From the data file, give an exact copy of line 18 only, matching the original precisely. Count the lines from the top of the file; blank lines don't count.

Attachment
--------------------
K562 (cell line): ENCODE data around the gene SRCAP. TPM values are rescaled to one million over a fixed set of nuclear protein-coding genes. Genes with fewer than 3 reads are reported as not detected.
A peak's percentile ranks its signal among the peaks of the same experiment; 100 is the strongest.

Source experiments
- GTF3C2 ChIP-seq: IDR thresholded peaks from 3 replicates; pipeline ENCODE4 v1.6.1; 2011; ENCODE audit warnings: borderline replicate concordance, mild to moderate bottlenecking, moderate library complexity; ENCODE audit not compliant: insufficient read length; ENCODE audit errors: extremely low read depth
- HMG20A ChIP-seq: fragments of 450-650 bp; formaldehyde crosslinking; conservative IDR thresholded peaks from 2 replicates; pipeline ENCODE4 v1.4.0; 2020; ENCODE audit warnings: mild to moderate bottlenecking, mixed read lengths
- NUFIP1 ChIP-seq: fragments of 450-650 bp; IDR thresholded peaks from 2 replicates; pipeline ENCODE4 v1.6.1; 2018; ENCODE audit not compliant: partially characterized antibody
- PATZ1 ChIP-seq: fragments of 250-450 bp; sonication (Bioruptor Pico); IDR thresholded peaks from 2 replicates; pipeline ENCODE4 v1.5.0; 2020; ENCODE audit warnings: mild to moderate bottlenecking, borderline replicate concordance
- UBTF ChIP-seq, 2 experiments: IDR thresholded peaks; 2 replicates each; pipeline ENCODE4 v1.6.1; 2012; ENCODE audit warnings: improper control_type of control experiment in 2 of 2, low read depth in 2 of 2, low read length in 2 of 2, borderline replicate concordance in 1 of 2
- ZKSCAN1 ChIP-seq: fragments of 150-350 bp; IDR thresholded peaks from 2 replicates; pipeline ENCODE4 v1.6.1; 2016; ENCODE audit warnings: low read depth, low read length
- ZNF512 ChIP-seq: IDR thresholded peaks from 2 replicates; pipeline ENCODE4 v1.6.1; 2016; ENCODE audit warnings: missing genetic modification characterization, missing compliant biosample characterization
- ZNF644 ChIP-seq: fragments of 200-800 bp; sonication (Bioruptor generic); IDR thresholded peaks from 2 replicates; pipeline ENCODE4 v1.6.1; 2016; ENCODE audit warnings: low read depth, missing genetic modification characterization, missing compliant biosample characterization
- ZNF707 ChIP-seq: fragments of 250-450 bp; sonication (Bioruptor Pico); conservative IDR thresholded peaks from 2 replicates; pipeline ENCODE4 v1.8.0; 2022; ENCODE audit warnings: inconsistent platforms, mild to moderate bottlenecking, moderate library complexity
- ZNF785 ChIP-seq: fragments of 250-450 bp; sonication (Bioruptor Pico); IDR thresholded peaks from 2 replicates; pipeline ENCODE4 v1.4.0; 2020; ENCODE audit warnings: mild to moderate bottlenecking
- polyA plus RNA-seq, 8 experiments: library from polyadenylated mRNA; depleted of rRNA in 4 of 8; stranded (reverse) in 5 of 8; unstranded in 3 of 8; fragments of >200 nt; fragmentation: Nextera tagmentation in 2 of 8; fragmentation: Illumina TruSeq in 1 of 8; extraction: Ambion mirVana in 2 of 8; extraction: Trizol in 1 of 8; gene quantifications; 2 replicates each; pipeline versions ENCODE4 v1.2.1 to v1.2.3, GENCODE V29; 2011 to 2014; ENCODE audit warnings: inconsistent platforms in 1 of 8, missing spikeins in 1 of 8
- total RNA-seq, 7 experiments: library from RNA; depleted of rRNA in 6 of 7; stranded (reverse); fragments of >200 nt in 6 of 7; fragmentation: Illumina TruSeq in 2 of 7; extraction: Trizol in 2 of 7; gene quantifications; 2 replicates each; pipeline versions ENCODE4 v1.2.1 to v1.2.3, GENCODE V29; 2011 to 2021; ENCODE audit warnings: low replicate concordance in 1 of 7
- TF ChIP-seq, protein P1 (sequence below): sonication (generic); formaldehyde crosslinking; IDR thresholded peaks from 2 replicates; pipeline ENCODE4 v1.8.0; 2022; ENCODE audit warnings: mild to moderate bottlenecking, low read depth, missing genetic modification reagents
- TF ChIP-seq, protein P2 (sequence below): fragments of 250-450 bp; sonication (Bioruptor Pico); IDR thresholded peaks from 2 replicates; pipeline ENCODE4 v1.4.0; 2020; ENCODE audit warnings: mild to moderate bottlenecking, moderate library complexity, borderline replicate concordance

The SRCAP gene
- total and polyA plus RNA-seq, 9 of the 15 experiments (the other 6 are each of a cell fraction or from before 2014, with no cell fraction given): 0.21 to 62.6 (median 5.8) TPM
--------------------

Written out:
The SRCAP gene